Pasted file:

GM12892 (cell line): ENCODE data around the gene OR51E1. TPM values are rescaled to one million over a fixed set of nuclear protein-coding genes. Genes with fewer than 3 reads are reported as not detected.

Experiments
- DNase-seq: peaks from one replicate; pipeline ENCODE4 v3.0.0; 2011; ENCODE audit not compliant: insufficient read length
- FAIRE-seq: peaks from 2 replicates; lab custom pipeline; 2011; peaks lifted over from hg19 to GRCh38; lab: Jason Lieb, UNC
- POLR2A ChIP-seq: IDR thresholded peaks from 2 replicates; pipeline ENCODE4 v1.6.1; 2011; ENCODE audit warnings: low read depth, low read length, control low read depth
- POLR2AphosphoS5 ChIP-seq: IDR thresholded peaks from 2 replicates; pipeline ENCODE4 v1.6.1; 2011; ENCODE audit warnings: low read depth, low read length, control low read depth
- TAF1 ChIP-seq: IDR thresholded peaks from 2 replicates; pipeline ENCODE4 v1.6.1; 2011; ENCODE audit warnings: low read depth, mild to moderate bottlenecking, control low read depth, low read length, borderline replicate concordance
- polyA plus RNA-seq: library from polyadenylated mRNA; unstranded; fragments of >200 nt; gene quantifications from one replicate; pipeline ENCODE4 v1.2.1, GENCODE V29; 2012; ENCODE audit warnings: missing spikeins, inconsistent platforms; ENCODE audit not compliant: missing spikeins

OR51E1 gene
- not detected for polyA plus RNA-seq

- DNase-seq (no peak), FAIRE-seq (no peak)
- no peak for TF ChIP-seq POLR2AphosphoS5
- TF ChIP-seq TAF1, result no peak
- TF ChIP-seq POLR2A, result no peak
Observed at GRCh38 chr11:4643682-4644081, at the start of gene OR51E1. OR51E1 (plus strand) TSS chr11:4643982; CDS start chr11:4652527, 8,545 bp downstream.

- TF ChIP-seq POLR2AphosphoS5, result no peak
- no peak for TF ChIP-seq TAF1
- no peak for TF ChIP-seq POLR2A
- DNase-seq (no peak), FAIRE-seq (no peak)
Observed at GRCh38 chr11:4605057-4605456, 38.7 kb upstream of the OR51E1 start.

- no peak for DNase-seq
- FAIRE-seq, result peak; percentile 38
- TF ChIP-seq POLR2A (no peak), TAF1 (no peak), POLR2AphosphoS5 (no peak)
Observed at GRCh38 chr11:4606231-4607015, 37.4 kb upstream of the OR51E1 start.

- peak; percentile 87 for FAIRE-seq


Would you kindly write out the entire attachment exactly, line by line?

GM12892 (cell line): ENCODE data around the gene OR51E1. TPM values are rescaled to one million over a fixed set of nuclear protein-coding genes. Genes with fewer than 3 reads are reported as not detected.

Experiments
- DNase-seq: peaks from one replicate; pipeline ENCODE4 v3.0.0; 2011; ENCODE audit not compliant: insufficient read length
- FAIRE-seq: peaks from 2 replicates; lab custom pipeline; 2011; peaks lifted over from hg19 to GRCh38; lab: Jason Lieb, UNC
- POLR2A ChIP-seq: IDR thresholded peaks from 2 replicates; pipeline ENCODE4 v1.6.1; 2011; ENCODE audit warnings: low read depth, low read length, control low read depth
- POLR2AphosphoS5 ChIP-seq: IDR thresholded peaks from 2 replicates; pipeline ENCODE4 v1.6.1; 2011; ENCODE audit warnings: low read depth, low read length, control low read depth
- TAF1 ChIP-seq: IDR thresholded peaks from 2 replicates; pipeline ENCODE4 v1.6.1; 2011; ENCODE audit warnings: low read depth, mild to moderate bottlenecking, control low read depth, low read length, borderline replicate concordance
- polyA plus RNA-seq: library from polyadenylated mRNA; unstranded; fragments of >200 nt; gene quantifications from one replicate; pipeline ENCODE4 v1.2.1, GENCODE V29; 2012; ENCODE audit warnings: missing spikeins, inconsistent platforms; ENCODE audit not compliant: missing spikeins

OR51E1 gene
- not detected for polyA plus RNA-seq

- DNase-seq (no peak), FAIRE-seq (no peak)
- no peak for TF ChIP-seq POLR2AphosphoS5
- TF ChIP-seq TAF1, result no peak
- TF ChIP-seq POLR2A, result no peak
Observed at GRCh38 chr11:4643682-4644081, at the start of gene OR51E1. OR51E1 (plus strand) TSS chr11:4643982; CDS start chr11:4652527, 8,545 bp downstream.

- TF ChIP-seq POLR2AphosphoS5, result no peak
- no peak for TF ChIP-seq TAF1
- no peak for TF ChIP-seq POLR2A
- DNase-seq (no peak), FAIRE-seq (no peak)
Observed at GRCh38 chr11:4605057-4605456, 38.7 kb upstream of the OR51E1 start.

- no peak for DNase-seq
- FAIRE-seq, result peak; percentile 38
- TF ChIP-seq POLR2A (no peak), TAF1 (no peak), POLR2AphosphoS5 (no peak)
Observed at GRCh38 chr11:4606231-4607015, 37.4 kb upstream of the OR51E1 start.

- peak; percentile 87 for FAIRE-seq